Michael Patterson and Victoria Stilwell
The Bric bloc of Brazil, Russia, India and China is falling off the investment map. The term for the bloc, where stocks gained 424 percent during the decade that ended in 2010, appeared in the fewest news stories last month since November 2008, according to data compiled by Bloomberg.
Bric searches on Google’s website fell to a seven-year low last December, while unit trusts that invest in the biggest emerging markets had outflows in 46 of the past 47 weeks.
Investor euphoria has turned into apathy after the Bric economies grew at the slowest pace since 2009 and the MSCI Bric index trailed world markets for a third consecutive year. The man who came up with the Bric moniker – Goldman Sachs economist Jim O’Neill – announced his retirement last week.
“It looks like investors, certainly the trend-following types, have lost interest,” O’Neill, who will step down as chairman of Goldman Sachs’ asset management unit this year after about 18 years at the New York-based bank, said last week. He introduced the concept in a 2001 research report predicting that the countries’ share of the global economy would increase.
His colleagues at Goldman Sachs estimated two years later that the nations might join the US and Japan as the world’s biggest economies by 2050.
The bullish outlook proved prescient as the Bric countries grew at an average annual pace of 6.6 percent from 2001 to 2010, almost twice as fast as the global economy, according to the International Monetary Fund (IMF).
Now, the four nations’ shares are lagging behind as their economic growth advantage shrinks and investors shift money to smaller emerging markets, including Turkey and the Philippines.
Gross domestic product in the Bric countries rose 4.2 percent on average in 2012, versus 3.2 percent for the world economy, the IMF estimated. The 1 percentage point gap would be the smallest since 1998.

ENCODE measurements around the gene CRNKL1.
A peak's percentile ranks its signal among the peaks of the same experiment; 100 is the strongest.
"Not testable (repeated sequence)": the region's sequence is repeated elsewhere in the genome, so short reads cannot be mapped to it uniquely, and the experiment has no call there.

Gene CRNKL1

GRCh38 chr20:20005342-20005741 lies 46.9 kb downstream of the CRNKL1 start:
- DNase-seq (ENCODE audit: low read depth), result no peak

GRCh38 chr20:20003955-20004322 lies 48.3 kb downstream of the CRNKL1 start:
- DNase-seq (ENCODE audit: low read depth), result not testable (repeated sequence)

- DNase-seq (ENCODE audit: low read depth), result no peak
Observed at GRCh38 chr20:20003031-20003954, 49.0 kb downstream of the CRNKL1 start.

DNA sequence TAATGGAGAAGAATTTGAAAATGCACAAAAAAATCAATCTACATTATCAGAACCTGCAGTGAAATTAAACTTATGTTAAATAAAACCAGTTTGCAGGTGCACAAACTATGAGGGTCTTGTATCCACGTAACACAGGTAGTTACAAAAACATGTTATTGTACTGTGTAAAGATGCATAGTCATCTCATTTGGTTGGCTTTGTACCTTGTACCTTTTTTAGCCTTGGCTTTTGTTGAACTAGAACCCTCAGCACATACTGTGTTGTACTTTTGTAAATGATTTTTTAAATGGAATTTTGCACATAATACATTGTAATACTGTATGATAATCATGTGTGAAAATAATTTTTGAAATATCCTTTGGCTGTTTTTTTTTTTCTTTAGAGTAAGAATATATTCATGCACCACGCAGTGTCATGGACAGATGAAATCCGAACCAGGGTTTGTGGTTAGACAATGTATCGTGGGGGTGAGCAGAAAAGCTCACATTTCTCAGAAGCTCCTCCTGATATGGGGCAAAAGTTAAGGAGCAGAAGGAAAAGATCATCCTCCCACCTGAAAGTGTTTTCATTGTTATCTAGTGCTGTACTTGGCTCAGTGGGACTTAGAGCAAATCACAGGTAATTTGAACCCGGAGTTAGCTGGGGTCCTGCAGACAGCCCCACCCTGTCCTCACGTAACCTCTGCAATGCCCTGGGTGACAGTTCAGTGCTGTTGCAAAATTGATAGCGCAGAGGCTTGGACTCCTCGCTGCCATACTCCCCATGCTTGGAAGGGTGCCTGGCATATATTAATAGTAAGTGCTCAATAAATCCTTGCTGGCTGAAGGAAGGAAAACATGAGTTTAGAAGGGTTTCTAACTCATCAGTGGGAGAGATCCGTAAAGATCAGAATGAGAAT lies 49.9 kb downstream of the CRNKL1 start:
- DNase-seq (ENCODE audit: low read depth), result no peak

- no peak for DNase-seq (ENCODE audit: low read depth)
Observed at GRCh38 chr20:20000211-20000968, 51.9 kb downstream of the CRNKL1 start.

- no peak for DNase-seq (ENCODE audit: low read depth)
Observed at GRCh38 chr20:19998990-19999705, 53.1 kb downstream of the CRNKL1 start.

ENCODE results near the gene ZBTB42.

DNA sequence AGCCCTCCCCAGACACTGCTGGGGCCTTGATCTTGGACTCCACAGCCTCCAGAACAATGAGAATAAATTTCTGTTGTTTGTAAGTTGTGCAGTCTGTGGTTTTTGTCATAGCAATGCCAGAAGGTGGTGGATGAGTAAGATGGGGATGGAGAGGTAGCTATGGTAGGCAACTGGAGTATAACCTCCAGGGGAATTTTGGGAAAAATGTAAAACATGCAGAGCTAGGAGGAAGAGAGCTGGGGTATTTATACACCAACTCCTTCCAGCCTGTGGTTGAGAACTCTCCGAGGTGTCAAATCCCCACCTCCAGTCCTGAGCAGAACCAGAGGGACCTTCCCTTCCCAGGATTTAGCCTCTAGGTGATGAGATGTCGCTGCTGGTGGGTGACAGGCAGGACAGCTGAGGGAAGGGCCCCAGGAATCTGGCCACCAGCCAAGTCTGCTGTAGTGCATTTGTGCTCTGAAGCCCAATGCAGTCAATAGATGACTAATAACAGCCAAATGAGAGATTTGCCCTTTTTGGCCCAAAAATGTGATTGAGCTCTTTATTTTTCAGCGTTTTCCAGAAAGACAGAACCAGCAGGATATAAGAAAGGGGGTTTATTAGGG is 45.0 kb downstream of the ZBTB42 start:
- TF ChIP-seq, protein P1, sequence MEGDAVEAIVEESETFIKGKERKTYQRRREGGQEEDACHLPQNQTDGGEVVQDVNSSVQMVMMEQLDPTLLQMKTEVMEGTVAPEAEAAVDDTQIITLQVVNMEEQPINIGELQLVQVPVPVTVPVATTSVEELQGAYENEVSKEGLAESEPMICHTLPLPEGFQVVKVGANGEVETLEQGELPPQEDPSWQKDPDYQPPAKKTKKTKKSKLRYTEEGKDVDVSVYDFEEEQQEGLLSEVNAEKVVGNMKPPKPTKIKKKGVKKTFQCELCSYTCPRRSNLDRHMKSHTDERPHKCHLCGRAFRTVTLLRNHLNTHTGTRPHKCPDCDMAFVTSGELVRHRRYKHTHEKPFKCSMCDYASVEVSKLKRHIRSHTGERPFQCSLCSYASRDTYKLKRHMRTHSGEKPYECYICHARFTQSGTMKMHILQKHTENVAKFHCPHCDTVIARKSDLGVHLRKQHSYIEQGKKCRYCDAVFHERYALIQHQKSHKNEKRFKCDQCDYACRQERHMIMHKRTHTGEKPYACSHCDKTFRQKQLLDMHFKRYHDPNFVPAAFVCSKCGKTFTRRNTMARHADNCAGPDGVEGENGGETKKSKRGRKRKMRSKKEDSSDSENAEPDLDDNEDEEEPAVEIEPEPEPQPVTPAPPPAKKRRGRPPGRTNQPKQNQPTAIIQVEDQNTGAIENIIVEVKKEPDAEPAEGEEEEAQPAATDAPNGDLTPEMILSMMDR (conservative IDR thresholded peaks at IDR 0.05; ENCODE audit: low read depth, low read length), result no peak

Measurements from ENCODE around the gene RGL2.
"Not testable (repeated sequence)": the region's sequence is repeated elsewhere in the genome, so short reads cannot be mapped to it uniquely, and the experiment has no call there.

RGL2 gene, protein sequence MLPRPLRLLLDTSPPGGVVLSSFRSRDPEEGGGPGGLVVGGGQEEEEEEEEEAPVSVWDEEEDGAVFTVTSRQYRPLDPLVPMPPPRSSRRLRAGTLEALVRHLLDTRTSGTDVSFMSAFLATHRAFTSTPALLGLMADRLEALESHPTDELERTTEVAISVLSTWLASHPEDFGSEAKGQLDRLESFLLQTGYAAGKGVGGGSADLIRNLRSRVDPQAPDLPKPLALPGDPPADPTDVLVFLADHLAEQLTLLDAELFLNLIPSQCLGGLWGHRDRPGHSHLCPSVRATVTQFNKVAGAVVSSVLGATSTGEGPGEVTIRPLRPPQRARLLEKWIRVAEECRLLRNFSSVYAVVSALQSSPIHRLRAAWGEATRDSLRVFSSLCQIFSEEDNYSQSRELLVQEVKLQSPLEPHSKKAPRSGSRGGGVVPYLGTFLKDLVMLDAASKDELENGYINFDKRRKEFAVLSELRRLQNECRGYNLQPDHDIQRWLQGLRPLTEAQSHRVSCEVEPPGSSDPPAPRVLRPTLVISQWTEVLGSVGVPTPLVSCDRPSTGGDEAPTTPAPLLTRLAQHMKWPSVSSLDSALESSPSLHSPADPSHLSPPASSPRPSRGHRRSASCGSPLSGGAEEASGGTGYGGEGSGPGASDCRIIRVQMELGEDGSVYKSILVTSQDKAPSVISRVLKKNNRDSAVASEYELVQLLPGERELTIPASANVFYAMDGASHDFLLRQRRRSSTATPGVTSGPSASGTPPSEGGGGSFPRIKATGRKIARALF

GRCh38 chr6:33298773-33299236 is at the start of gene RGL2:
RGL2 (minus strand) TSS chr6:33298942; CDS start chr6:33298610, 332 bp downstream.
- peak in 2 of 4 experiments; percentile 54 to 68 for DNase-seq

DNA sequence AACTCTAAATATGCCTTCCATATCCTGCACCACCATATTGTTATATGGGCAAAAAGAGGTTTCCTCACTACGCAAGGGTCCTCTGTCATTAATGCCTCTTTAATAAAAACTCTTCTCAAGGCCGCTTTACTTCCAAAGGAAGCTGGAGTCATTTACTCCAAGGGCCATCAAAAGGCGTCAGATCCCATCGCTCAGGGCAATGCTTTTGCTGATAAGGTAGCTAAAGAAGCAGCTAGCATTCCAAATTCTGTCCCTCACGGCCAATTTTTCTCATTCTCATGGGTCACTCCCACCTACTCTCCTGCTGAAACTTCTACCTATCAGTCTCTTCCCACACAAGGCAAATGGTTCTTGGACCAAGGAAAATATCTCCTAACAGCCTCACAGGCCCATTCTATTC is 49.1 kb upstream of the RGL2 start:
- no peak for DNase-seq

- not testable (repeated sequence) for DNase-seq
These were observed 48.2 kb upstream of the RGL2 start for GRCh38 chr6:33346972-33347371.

The MSCI Bric index lost 9.2 percent from the end of 2010 to Thursday last week, compared with a 2.4 percent slide in MSCI’s emerging market index and a 13 percent advance in the MSCI all country gauge.
The Brics had “now become unfashionable”, John-Paul Smith, an emerging markets strategist at Deutsche Bank in London, who predicted the underperformance of Bric shares in 2011, said last month.
O’Neill disagrees. Fading interest in the countries was a contrarian indicator that might foreshadow world-beating equity returns this year as China’s economy recovered, O’Neill said.
“It’s my hunch, because of China, that the Bric index will outperform,” O’Neill said.
The Brics risked undoing their achievements of the past decade by increasing the state’s role in markets, Nouriel Roubini, the chairman of Roubini Global Economics in New York, who predicted the 2008 financial crisis, said last month at the World Economic Forum’s annual meeting in Davos, Switzerland. The countries “have been hyped up too much”, Roubini said..
Equity gauges in Shanghai, Mumbai, Moscow and São Paulo that once moved in lockstep with the MSCI Bric index are losing their links to the benchmark. The 30-day correlations between the MSCI gauge and Brazil’s Bovespa, Russia’s Micex and India’s Sensex are at multi-year lows, and the Shanghai composite’s correlation hit a 12-month low last month.
“People aren’t talking about them as a group any more, but talking about the countries separately,” Timothy Ghriskey, the chief investment officer at Solaris Group in New York, said last week. “Each one has a different investment climate, different issues.” – Bloomberg